Sexual Dysfunction

The Brain-Body Connection

Editor(s): Balon R. (Detroit, Mich.) 
Table of Contents
Vol. 29, No. , 2008
Section title: Paper
Balon R (ed): Sexual Dysfunction. The Brain-Body Connection. Adv Psychosom Med. Basel, Karger, 2008, vol 29, pp 107-130

Psychotropics and Sexual Dysfunction: The Evidence and Treatments

Labbate L.
Department of Psychiatry, University of Arkansas for Medical Sciences, Little Rock, Ark., USA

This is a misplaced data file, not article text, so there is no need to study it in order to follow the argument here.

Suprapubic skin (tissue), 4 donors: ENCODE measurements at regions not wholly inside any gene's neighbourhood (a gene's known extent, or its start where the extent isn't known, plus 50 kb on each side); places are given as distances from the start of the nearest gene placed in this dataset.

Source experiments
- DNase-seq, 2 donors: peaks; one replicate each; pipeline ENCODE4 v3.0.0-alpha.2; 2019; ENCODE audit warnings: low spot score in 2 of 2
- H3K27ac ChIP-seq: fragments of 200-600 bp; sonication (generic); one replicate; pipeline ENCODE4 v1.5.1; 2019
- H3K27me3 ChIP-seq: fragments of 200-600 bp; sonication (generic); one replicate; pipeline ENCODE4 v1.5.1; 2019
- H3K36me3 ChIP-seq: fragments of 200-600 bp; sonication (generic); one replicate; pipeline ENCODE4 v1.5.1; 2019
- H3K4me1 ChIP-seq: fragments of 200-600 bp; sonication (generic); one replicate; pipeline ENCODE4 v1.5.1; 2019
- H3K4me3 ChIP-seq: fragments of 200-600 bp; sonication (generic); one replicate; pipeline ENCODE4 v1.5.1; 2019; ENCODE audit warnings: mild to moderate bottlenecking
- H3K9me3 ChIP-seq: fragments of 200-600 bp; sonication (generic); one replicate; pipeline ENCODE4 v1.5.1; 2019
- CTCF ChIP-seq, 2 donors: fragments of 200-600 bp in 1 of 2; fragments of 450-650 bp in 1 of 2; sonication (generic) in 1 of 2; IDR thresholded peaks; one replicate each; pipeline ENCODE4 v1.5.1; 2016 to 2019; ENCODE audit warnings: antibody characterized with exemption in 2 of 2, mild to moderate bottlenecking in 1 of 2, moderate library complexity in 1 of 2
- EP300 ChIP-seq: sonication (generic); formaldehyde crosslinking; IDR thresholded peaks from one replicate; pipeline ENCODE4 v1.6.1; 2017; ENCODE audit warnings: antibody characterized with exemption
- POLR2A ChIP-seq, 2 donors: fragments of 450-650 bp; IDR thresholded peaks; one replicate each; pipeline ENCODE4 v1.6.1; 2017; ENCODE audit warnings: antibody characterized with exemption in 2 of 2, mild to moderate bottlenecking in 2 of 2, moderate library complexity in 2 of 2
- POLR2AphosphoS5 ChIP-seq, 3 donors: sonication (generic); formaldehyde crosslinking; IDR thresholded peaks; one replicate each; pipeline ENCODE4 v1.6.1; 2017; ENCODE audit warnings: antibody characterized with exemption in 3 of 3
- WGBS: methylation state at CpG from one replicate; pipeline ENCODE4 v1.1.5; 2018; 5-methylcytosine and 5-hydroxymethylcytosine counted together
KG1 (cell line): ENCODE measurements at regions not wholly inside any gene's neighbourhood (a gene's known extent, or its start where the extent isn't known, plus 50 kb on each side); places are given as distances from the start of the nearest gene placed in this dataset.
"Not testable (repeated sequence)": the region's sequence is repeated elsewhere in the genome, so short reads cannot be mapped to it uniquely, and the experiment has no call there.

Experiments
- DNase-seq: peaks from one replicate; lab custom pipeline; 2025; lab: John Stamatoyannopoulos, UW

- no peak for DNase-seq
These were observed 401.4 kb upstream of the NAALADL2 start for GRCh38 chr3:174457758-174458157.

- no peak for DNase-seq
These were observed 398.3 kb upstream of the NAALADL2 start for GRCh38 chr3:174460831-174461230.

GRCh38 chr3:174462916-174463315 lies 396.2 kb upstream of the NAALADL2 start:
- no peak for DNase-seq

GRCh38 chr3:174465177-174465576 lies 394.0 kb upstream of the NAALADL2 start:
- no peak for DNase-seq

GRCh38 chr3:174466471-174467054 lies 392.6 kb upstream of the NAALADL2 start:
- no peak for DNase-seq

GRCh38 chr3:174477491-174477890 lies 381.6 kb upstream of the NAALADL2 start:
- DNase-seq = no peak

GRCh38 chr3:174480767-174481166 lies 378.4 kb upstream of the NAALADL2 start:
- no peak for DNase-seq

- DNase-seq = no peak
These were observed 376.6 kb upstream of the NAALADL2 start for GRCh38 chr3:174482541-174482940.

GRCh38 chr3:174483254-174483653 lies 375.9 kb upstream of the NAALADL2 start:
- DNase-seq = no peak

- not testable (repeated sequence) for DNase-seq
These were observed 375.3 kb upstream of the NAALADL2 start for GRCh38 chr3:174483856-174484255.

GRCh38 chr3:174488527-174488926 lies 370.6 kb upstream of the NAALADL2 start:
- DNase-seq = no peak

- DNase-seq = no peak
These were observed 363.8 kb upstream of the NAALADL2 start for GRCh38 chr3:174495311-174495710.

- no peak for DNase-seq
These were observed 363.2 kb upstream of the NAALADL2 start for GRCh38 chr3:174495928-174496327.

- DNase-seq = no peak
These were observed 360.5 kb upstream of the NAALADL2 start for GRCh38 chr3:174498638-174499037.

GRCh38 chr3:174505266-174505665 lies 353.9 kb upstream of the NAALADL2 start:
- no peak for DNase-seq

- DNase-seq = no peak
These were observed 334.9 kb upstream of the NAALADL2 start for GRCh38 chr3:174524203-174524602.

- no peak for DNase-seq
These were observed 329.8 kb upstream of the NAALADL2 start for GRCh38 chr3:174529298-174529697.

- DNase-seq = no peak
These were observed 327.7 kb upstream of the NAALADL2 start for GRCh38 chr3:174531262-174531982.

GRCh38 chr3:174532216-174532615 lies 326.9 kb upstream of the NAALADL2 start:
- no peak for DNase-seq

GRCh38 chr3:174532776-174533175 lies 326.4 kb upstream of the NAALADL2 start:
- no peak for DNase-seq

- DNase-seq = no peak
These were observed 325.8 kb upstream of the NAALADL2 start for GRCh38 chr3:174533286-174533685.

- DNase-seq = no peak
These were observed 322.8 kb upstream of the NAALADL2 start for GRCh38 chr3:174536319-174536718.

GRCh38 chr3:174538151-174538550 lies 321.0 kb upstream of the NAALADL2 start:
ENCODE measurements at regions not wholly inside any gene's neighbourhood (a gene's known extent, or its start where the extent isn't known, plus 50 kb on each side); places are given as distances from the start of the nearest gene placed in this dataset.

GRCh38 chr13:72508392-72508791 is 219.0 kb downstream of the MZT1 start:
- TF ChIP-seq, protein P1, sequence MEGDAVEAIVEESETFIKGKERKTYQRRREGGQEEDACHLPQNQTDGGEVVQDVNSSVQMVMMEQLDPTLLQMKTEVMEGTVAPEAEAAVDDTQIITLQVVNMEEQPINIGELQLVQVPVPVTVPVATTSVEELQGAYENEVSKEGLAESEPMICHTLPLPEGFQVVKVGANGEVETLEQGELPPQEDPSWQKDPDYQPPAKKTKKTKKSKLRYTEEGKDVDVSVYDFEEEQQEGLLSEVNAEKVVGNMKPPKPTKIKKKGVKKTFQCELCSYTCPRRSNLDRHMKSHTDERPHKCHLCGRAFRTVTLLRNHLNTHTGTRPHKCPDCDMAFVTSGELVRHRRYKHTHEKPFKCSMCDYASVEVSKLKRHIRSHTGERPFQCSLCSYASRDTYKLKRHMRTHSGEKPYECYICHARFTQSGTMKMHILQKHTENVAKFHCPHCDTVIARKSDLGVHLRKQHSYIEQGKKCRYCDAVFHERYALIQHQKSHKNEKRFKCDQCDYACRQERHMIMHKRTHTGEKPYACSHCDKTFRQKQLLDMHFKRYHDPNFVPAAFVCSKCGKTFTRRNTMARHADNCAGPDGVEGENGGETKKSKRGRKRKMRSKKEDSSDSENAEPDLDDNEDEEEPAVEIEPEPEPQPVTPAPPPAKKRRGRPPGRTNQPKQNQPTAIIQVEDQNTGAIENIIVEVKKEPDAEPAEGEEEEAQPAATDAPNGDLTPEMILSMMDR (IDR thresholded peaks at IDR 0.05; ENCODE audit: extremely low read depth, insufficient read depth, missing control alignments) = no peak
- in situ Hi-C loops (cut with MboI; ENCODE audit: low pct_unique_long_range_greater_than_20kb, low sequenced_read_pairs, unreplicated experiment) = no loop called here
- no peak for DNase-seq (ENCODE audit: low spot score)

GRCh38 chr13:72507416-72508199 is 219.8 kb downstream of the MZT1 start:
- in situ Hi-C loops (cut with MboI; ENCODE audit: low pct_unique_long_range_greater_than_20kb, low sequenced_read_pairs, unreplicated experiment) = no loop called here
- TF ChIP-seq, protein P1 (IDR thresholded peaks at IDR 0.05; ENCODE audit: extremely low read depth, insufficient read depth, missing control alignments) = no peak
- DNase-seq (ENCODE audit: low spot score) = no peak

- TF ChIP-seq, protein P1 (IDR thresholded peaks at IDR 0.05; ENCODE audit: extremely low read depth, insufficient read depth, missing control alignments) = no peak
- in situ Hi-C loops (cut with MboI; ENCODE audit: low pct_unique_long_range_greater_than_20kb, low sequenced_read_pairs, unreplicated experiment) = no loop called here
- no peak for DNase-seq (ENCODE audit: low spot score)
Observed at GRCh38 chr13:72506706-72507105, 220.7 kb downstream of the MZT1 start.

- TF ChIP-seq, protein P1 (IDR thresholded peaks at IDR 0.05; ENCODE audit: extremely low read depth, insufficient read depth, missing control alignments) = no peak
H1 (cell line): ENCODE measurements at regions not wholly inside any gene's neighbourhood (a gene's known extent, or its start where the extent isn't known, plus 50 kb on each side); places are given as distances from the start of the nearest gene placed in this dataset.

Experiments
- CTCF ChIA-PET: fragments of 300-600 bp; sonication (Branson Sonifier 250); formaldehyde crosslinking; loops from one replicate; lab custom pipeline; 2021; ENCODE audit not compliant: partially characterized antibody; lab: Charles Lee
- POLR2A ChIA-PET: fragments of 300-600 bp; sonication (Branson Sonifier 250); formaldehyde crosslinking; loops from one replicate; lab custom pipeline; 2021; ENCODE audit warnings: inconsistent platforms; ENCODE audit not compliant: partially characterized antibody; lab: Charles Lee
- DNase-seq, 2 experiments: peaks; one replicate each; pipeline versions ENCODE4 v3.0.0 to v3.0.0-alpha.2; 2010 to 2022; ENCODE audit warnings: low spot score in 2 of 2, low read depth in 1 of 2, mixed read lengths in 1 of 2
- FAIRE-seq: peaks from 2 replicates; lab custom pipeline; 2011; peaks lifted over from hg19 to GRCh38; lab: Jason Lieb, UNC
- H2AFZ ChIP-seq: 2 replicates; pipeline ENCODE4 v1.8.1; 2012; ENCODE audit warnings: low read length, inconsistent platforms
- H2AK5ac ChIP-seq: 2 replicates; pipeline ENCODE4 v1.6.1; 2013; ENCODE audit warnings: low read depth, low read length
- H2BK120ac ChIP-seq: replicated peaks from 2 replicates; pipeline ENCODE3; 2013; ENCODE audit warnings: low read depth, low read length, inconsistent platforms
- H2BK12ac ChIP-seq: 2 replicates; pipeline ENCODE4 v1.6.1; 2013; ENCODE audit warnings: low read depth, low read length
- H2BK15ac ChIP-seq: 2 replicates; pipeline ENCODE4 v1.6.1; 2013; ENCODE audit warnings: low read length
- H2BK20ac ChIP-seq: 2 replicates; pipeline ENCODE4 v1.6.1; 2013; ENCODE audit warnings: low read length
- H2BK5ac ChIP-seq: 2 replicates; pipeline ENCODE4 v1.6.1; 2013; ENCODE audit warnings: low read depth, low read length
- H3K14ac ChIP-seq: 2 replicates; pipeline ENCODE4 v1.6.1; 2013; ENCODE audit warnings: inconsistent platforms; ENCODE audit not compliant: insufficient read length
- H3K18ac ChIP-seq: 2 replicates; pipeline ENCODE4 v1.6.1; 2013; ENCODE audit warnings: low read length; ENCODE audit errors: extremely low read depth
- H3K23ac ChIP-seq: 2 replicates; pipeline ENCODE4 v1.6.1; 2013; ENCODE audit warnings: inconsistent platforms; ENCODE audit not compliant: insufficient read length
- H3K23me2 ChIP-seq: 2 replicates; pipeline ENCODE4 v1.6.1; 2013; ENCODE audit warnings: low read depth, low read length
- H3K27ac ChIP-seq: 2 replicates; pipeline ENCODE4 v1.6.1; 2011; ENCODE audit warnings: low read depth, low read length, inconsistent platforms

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Sexual dysfunction is common in the general population and even more common in the mentally or medically ill. Because mentally ill patients often receive psychotropics, many of which affect sexual functioning, a patient’s pre-existing sexual difficulties are often compounded, and these adverse effects may contribute to psychological difficulties or medication discontinuation. The effects of antidepressants, antipsychotics, mood stabilizers and anxiolytics on sexual functioning are critically reviewed. When possible, the types of sexual dysfunction (e.g. desire, arousal, or orgasm) induced by the drug is described. Treatments for drug-induced sexual function are described, but few controlled studies show benefit. Only sildenafil stands as a convincing treatment for drug-induced sexual dysfunction. The paper focuses on the placebo-controlled clinical trials that specifically evaluated sexual functioning in patients treated with psychotropics. Controlled studies are few for all the agents, though best for the antidepressants and antipsychotics. The exact magnitude and phase of sexual functioning affected remains to be elucidated for most psychotropic drugs. Although all phases of sexual functioning may be impaired by psychotropics, selective serotonin reuptake inhibitor antidepressants appear to primarily affect orgasm, while antipsychotics primarily affect desire. There is insufficient evidence to make conclusions about the anxiolytics or mood stabilizers.

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